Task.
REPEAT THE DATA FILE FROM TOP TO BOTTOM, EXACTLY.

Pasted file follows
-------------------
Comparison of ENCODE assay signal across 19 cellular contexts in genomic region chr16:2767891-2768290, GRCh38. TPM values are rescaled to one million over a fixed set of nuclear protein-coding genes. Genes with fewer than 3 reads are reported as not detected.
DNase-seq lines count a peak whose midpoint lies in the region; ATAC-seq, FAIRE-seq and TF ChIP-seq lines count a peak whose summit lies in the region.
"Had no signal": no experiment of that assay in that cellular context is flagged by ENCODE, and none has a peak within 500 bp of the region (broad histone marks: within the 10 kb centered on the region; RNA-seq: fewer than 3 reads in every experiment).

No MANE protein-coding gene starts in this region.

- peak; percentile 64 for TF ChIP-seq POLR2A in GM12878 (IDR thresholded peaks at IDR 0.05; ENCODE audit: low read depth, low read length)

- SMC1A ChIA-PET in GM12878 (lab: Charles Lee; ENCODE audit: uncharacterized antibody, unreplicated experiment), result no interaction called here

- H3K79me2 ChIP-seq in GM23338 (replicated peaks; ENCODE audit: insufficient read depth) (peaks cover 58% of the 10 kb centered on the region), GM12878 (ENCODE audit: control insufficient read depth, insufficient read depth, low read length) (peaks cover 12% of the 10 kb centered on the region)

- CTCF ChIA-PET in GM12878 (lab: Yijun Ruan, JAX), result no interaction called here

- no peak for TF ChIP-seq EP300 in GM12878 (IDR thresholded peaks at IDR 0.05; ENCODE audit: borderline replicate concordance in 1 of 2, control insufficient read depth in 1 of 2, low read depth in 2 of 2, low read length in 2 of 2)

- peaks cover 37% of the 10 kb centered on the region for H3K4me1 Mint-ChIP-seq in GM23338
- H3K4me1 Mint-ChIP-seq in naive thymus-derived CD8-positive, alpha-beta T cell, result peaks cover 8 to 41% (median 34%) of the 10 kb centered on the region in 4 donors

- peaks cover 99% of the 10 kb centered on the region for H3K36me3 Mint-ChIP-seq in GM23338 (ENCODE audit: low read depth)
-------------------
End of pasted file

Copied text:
Comparison of ENCODE assay signal across 19 cellular contexts in genomic region chr16:2767891-2768290, GRCh38. TPM values are rescaled to one million over a fixed set of nuclear protein-coding genes. Genes with fewer than 3 reads are reported as not detected.
DNase-seq lines count a peak whose midpoint lies in the region; ATAC-seq, FAIRE-seq and TF ChIP-seq lines count a peak whose summit lies in the region.
"Had no signal": no experiment of that assay in that cellular context is flagged by ENCODE, and none has a peak within 500 bp of the region (broad histone marks: within the 10 kb centered on the region; RNA-seq: fewer than 3 reads in every experiment).

No MANE protein-coding gene starts in this region.

- peak; percentile 64 for TF ChIP-seq POLR2A in GM12878 (IDR thresholded peaks at IDR 0.05; ENCODE audit: low read depth, low read length)

- SMC1A ChIA-PET in GM12878 (lab: Charles Lee; ENCODE audit: uncharacterized antibody, unreplicated experiment), result no interaction called here

- H3K79me2 ChIP-seq in GM23338 (replicated peaks; ENCODE audit: insufficient read depth) (peaks cover 58% of the 10 kb centered on the region), GM12878 (ENCODE audit: control insufficient read depth, insufficient read depth, low read length) (peaks cover 12% of the 10 kb centered on the region)

- CTCF ChIA-PET in GM12878 (lab: Yijun Ruan, JAX), result no interaction called here

- no peak for TF ChIP-seq EP300 in GM12878 (IDR thresholded peaks at IDR 0.05; ENCODE audit: borderline replicate concordance in 1 of 2, control insufficient read depth in 1 of 2, low read depth in 2 of 2, low read length in 2 of 2)

- peaks cover 37% of the 10 kb centered on the region for H3K4me1 Mint-ChIP-seq in GM23338
- H3K4me1 Mint-ChIP-seq in naive thymus-derived CD8-positive, alpha-beta T cell, result peaks cover 8 to 41% (median 34%) of the 10 kb centered on the region in 4 donors

- peaks cover 99% of the 10 kb centered on the region for H3K36me3 Mint-ChIP-seq in GM23338 (ENCODE audit: low read depth)